Before use, the desiccated enriched nematodes are rehydrated and revived 20. Following rehydration, the rehydrated enriched nematodes are fed to an organism being grown in aquaculture 22.

In an alternative embodiment of the present invention nematodes which have been cultured are desiccated and then stored. Prior to use the desiccated nematodes are rehydrated and revived and then the nematodes are enriched with feed additives and then fed to an organism being grown in the agriculture.

Although the invention has been described in conjunction with specific embodiments thereof, it is evident that many alternatives, modifications and variations will be apparent to those skilled in the art of nematology. Accordingly, it is intended to embrace all such alternatives, modifications and variations that fall within the spirit and broad scope of the appended claims.

All publications, patents and patent applications mentioned in this specification are herein incorporated in their entirety by reference into the specification, to the same extent as if each individual publication, patent or patent application was specifically and individually indicated to be incorporated herein by reference. In addition, citation or identification of any reference in this application shall not be construed as an admission that such reference is available as prior art to the present invention.

Patent Citations
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US5052427Sep 20, 1990Oct 1, 1991Spinsafe, Inc.Method and apparatus to facilitate the injection of sealant into a pressurized fluid member
US5183950Sep 28, 1987Feb 2, 1993BiosysEvaporative dessication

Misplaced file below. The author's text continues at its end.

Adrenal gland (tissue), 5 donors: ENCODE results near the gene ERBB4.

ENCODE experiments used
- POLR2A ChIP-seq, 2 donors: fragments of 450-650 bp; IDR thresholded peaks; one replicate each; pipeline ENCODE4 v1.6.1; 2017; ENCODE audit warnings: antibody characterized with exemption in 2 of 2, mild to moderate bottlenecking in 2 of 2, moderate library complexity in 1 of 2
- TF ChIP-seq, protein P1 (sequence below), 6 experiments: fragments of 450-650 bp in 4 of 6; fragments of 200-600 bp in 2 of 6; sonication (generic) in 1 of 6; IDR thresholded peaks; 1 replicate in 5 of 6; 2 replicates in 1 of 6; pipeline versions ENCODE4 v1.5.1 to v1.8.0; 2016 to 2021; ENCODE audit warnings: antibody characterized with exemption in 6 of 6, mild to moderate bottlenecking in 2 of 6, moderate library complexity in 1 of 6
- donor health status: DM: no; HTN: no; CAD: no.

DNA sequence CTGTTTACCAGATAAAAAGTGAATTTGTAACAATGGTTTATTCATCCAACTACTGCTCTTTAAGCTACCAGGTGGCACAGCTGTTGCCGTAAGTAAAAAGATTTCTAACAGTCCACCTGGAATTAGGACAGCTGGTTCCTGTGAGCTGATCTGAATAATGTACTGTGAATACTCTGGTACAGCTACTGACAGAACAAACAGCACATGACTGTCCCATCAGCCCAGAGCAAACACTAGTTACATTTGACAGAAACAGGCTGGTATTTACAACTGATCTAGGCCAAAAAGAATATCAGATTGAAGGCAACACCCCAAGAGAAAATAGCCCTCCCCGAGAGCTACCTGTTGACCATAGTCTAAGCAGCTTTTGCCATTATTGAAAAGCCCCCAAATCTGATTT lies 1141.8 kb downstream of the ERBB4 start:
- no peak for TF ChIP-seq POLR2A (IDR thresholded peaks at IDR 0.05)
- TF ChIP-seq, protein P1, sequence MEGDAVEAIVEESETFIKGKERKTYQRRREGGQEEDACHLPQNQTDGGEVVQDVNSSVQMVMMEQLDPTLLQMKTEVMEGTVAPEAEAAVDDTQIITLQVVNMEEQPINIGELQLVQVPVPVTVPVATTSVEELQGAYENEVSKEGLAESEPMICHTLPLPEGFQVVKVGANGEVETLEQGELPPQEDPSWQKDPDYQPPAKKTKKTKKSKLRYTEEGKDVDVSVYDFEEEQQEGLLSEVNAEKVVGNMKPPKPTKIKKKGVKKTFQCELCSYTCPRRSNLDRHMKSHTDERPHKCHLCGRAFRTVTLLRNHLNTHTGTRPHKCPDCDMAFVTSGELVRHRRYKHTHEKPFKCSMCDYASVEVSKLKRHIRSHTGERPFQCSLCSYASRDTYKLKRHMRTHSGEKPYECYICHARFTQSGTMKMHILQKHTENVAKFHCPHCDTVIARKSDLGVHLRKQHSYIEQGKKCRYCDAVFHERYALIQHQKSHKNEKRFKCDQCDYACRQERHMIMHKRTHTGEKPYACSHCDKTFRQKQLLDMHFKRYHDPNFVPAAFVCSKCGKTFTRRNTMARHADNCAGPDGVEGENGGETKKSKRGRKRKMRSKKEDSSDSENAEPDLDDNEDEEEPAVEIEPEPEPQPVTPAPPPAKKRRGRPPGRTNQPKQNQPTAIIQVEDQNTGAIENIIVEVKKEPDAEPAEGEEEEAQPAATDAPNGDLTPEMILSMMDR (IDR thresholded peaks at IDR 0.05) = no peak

WO1995018527A1Jan 6, 1995Jul 13, 1995Agricultural Genetics CoNovel feeds for use in aquaculture
Non-Patent Citations
Reference
1Desiccation survival of parasitic nematodes. Perry Parasitology (1999) 119, S19-S20.
2Desiccation survival of the entomopathogenic nematode Steinernema feltiae: induction of anhydrobiosis Solomon et al Nematology 1999 vol. 1(1) 61-68.
3Enrichment of Artemia with free methionine. Tonheim et al, Aquaculture 190 (2000) 223-235.
4Osmotic Survival of the Entomopathogenic Nematode Steinernema carpocapsae. Glazer et al. Biological control 18, 251-257 (2000).
5The effect of dietary arachidonic acid (20:4n-6) on growth, survival and resistance to handling stress in gilthead seabream (Sparus aurata) larvae. Koven et al, Aquaculture 193 (2001) 107-122.
6The importance of n-3 highly unsaturated fatty acids for growth in larval Sparus aurata and their effect on survival lipid composition and size distribution. Aquaculture 104, 91-104, 1992.
7The potential of liposomes as a nutrient supplement in first-feeding marine fish larvae. Koven et al. Aquaculture Nutrition 1999, 5; 251-256.
Referenced by
Citing PatentFiling datePublication dateApplicantTitle
US6789502 *Jan 15, 2001Sep 14, 2004Baldur HjaltasonCultivation of dha-rich prey organisms for aquatic species
US6959663Jan 15, 2001Nov 1, 2005Baldur HjaltasonRearing of aquatic species with DHA-rich prey organisms
US7063855Jan 15, 2001Jun 20, 2006Baldur HjaltasonFor aquacultural prey organisms such as Artemia and rotifiers; phospholipids and di- and triglycerides having a docosahexaenoic acid content of at least 30%
US20080070289 *Aug 20, 2007Mar 20, 2008Fish Biotech Ltd.Process for storing enriched nematodes
WO2003103692A1 *Jun 10, 2003Dec 18, 2003Harel MotiZooplankton enrichment with probionts and prebionts and uses thereof
Classifications
U.S. Classification426/2, 426/601, 426/650, 426/641, 426/443
International ClassificationA01K67/033, A23K3/00, A23K1/18
Cooperative ClassificationA01K67/033, A23K1/188
European ClassificationA01K67/033, A23K1/18S
Legal Events
DateCodeEventDescription
Aug 19, 2013FPAYFee payment
Year of fee payment: 12
Nov 2, 2009FPAYFee payment
Year of fee payment: 8
Aug 11, 2005FPAYFee payment
Year of fee payment: 4
Jun 29, 2001ASAssignment
Owner name: FISH BIOTECH LTD., ISRAEL
Free format text: ASSIGNMENT OF ASSIGNORS INTEREST;ASSIGNORS:ZEMACH, SHLAOM;KOVEN, WILLIAM;TANDLER, AMOS;REEL/FRAME:011973/0787
Effective date: 20010626
Owner name: ISRAEL OCEANOGRAPHIC AND LIMNOLOGICAL RESEARCH LTD
Owner name: FISH BIOTECH LTD. YIRMIYAHU 78 JERUSALEM 94467 ISR
Owner name: FISH BIOTECH LTD. YIRMIYAHU 78JERUSALEM 94467, (1)
Free format text: ASSIGNMENT OF ASSIGNORS INTEREST;ASSIGNORS:ZEMACH, SHLAOM /AR;REEL/FRAME:011973/0787